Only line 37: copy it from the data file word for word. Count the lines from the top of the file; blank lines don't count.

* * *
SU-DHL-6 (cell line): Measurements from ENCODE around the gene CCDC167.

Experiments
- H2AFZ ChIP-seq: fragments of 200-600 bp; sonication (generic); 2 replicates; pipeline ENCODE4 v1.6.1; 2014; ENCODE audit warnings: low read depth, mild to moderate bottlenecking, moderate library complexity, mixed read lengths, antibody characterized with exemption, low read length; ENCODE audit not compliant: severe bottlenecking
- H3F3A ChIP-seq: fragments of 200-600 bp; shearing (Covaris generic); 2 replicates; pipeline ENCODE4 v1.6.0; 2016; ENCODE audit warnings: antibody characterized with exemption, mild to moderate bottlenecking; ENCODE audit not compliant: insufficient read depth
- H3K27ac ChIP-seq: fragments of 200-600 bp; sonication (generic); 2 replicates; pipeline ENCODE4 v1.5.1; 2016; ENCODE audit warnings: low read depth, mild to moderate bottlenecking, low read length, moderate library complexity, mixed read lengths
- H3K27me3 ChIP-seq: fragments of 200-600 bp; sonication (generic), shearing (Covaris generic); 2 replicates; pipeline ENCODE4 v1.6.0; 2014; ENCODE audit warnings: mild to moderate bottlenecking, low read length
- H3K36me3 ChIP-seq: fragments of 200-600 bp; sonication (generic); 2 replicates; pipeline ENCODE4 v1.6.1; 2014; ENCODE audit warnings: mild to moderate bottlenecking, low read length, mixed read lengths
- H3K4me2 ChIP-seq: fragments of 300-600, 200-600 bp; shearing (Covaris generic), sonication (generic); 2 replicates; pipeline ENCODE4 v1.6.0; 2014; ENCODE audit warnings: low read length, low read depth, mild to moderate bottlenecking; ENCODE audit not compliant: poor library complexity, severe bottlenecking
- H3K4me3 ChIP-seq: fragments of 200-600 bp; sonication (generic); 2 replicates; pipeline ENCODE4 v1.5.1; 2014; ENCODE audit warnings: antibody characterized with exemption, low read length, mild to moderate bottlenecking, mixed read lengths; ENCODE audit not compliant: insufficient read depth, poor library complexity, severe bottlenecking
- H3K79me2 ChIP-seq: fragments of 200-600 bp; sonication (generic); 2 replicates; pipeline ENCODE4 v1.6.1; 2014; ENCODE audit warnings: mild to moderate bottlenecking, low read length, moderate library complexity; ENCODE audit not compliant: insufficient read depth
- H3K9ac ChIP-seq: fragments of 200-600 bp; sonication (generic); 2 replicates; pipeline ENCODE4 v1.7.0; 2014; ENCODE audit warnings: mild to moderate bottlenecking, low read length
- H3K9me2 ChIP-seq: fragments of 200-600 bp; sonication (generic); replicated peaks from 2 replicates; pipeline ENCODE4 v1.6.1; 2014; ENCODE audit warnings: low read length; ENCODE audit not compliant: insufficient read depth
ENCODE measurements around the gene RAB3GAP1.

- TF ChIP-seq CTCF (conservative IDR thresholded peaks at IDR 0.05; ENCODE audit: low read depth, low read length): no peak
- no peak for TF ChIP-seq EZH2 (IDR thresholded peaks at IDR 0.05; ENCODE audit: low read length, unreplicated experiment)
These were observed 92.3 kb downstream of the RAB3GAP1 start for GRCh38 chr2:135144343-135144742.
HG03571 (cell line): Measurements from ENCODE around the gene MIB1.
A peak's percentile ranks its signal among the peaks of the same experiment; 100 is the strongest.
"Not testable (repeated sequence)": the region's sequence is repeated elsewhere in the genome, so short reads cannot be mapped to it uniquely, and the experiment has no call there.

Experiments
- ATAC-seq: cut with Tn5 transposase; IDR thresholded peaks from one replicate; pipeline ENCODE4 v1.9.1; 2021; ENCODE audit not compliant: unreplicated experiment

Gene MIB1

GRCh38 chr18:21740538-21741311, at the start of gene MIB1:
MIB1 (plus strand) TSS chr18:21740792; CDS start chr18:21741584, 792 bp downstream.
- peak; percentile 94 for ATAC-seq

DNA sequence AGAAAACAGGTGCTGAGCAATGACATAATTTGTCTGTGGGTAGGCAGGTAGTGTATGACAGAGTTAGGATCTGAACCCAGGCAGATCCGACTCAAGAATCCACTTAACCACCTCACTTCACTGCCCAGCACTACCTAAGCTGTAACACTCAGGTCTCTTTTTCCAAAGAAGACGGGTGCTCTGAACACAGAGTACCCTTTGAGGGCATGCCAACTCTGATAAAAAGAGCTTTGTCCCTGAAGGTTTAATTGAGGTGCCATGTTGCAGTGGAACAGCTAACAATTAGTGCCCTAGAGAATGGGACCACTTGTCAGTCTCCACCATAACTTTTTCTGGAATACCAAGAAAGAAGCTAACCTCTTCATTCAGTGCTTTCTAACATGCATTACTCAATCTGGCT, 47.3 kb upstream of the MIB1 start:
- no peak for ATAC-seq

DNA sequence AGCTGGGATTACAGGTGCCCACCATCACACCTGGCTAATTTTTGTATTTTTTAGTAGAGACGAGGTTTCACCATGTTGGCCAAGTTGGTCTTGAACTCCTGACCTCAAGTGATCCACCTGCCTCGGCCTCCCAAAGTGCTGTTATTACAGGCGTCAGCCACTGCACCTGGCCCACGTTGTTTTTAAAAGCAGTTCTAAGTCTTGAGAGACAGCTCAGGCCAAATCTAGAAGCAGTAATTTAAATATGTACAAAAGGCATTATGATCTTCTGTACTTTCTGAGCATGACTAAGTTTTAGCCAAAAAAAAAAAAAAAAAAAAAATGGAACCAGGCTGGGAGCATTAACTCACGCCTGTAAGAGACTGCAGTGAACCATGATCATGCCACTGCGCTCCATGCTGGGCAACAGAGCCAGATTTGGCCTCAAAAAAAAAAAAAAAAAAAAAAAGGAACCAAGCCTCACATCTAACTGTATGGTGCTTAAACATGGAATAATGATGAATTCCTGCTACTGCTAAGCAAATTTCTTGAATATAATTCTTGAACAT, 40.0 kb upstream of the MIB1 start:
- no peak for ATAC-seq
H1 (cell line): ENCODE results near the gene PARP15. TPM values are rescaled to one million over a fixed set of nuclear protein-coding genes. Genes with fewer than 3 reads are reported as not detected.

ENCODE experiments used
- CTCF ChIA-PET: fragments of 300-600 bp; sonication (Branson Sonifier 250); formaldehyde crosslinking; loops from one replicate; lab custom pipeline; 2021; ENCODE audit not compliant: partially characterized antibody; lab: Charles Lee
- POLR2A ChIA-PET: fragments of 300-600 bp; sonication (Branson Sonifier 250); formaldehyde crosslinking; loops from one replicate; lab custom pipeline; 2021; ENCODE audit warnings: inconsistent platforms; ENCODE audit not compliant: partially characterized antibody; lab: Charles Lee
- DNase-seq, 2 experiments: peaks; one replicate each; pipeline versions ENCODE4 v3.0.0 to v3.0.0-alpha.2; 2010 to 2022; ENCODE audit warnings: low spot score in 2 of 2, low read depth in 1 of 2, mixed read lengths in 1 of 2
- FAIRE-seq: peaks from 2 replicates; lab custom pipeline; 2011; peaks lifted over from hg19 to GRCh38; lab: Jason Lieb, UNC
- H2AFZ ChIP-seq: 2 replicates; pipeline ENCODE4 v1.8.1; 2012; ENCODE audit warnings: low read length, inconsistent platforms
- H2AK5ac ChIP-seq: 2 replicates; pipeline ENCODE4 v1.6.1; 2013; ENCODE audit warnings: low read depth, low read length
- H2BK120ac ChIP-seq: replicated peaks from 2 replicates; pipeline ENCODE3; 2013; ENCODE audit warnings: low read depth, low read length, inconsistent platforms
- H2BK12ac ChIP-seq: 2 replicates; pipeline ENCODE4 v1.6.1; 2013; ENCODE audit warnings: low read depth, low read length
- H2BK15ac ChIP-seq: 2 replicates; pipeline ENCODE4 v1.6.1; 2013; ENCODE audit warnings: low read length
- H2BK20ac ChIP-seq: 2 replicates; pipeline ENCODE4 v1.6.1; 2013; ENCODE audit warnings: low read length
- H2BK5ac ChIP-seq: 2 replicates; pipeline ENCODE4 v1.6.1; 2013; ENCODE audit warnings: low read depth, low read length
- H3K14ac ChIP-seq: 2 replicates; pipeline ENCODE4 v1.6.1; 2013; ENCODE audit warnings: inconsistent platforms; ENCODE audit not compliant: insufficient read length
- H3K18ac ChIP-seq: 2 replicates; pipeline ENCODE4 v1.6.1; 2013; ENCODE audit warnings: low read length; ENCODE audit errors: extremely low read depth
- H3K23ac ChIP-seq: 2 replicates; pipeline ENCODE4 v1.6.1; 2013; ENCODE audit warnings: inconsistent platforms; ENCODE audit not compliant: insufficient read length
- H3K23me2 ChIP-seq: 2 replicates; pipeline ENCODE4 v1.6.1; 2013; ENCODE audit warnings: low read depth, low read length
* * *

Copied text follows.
- H2AK5ac ChIP-seq: 2 replicates; pipeline ENCODE4 v1.6.1; 2013; ENCODE audit warnings: low read depth, low read length